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FACEBOOK: The Untouchables: You Can’t Sue General Mills if You “Like” Their Products on Facebook

18/04/2014

http://www.nytimes.com/2014/04/17/business/when-liking-a-brand-online-voids-the-right-to-sue.html?_r=1

General Mills, the maker of cereals like Cheerios and Chex as well as brands like Bisquick and Betty Crocker, has quietly added language to its website to alert consumers that they give up their right to sue the company if they download coupons, “join” it in online communities like Facebook, enter a company-sponsored sweepstakes or contest or interact with it in a variety of other ways.

If you “like” one of their products on Facebook or download coupons from them, their new terms of use state that you can no longer take them to court for any reason. Here is the new clause, straight from the horses…ahem…mouth.

General Mills, the maker of cereals like Cheerios and Chex as well as brands like Bisquick and Betty Crocker, has quietly added language to its website to alert consumers that they give up their right to sue the company if they download coupons, “join” it in online communities like Facebook, enter a company-sponsored sweepstakes or contest or interact with it in a variety of other ways.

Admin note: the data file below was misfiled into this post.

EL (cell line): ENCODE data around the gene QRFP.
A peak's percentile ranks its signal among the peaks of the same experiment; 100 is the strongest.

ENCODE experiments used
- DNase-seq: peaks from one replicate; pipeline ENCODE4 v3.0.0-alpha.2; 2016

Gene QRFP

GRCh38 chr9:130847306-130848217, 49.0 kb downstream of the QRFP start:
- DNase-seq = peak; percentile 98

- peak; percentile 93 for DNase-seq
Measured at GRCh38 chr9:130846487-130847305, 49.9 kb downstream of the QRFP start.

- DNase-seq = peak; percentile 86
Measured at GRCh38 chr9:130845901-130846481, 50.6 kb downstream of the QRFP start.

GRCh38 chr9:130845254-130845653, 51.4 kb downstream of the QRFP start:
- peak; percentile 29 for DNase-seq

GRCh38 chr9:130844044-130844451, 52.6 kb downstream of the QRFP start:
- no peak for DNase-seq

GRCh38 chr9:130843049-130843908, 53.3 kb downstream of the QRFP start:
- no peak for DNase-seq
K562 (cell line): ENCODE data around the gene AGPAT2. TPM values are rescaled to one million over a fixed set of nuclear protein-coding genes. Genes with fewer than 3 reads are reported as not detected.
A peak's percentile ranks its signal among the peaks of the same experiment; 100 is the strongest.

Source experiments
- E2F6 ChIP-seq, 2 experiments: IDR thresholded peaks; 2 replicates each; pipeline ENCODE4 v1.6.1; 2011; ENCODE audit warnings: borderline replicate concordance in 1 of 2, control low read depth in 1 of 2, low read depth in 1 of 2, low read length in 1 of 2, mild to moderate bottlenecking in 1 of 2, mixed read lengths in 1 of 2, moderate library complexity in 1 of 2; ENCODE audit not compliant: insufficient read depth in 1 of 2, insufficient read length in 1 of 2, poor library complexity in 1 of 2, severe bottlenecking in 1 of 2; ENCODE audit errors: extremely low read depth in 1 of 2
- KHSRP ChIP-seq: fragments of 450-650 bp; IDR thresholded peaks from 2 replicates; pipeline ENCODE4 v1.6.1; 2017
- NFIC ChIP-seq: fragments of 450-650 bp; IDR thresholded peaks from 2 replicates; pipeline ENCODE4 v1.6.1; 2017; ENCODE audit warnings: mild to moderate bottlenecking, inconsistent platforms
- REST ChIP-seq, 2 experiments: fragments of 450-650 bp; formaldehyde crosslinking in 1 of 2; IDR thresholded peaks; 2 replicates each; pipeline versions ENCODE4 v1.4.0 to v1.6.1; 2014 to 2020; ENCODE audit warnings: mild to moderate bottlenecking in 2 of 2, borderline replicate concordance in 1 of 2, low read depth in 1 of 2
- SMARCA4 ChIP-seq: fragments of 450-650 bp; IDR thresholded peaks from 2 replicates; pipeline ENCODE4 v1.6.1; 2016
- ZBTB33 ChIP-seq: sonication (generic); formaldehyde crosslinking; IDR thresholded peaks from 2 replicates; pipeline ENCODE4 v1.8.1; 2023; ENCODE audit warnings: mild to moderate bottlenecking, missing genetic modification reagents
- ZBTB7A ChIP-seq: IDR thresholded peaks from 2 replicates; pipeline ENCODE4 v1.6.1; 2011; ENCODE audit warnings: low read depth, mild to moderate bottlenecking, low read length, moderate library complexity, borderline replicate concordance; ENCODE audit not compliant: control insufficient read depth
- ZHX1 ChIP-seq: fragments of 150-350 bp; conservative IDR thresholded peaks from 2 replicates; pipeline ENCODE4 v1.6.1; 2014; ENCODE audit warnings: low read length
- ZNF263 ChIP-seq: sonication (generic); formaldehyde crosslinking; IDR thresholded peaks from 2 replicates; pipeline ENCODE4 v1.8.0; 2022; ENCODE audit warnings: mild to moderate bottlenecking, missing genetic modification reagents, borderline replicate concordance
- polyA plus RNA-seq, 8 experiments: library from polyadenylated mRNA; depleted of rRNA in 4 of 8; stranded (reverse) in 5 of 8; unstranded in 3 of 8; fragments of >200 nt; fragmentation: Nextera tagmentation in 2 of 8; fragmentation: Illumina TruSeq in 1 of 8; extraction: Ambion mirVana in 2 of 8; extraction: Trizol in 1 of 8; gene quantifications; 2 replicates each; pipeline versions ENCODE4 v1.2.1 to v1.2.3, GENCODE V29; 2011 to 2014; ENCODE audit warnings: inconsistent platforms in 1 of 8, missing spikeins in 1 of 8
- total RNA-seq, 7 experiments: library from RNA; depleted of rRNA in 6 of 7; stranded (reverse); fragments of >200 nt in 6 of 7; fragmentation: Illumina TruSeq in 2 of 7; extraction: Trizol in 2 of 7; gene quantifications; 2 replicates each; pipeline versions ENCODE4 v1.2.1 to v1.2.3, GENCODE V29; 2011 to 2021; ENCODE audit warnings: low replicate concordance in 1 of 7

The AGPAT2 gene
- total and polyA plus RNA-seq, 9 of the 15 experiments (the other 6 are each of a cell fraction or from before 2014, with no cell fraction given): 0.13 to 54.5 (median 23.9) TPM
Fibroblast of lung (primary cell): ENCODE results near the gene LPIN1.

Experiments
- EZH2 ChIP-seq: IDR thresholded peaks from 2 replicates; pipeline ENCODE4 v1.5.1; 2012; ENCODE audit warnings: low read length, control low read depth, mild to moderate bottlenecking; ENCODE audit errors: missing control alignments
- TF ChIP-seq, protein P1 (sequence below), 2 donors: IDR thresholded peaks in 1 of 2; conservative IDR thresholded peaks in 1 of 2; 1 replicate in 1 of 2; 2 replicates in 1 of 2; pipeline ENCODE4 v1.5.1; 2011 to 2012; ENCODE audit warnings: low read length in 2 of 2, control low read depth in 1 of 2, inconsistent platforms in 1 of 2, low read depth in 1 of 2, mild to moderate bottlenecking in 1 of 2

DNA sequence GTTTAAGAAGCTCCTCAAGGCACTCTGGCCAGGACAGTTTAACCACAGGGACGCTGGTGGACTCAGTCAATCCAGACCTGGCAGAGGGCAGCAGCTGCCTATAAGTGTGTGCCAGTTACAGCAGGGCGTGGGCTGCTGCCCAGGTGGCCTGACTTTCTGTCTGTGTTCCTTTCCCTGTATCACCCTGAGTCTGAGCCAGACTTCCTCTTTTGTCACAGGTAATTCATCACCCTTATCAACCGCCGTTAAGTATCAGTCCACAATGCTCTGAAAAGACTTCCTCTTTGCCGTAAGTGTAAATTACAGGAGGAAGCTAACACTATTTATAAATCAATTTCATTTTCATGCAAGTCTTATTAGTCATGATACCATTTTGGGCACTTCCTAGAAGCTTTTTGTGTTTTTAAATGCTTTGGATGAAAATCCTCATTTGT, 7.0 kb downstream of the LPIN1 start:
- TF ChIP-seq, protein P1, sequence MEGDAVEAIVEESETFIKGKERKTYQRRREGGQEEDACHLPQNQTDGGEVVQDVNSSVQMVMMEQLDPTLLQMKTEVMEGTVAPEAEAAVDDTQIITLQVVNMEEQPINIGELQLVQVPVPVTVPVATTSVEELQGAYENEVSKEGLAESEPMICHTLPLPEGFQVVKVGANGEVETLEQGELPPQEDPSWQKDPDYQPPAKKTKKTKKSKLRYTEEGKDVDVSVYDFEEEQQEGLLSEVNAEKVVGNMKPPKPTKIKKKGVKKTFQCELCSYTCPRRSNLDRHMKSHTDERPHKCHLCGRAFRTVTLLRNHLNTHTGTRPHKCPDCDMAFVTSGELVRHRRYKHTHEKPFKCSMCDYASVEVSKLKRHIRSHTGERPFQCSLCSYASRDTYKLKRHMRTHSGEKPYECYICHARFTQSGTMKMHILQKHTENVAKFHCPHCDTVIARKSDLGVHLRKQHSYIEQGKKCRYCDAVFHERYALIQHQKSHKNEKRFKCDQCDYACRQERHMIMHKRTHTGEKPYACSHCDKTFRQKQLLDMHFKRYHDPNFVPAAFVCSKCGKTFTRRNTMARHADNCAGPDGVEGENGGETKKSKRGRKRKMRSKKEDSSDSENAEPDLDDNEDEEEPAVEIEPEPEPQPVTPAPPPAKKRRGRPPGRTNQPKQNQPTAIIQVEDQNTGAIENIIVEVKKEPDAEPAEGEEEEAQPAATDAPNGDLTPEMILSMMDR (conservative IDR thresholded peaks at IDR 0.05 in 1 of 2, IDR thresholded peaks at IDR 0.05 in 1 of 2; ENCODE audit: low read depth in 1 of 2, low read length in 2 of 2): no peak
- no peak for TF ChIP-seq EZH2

Instead, anyone who has received anything that could be construed as a benefit and who then has a dispute with the company over its products will have to use informal negotiation via email or go through arbitration to seek relief, according to the new terms posted on its site. (source)

 

http://www.nutritionalanarchy.com/2014/04/18/the-untouchables-you-cant-sue-general-mills-if-you-like-their-products-on-facebook/

Might downloading a 50-cent coupon for Cheerios cost you legal rights?

If so, I hope you didn’t “like” them on Facebook.

General Mills has taken “CYA” (Cover Your A**) to an entirely new level.

This is morally and legally wrong.

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3 Comments
  1. It is indeed legally wrong, which is why you can still sue them. There are certain statutory consumer rights that can’t be nullified through any contractual means. For example, if you were harmed by a product, or a product wasn’t fit for whatever use was advertised, their website statement is completely irrelevant.
    Plus it’s arguable whether clicking a ‘Like’ button would even constitute the formation of a valid contract.

    Like

    • I agree… it’s total nonsense. How can marketing or advertising negate legal rights where a product has poisoned or harmed someone? The worse situation is that all the lawyers start writing this nonsense into their contracts. It’s enough to morally warrant you to boycott the products of companies who attempt to hurt their customers in this manner. Such clauses are obscene… morally and ethically…

      Like

      • Well, they’re just like thos littl bullshit disclaimers/notices you see appended to emails – full of legalese, but with no legal basis whatsoever.

        Like

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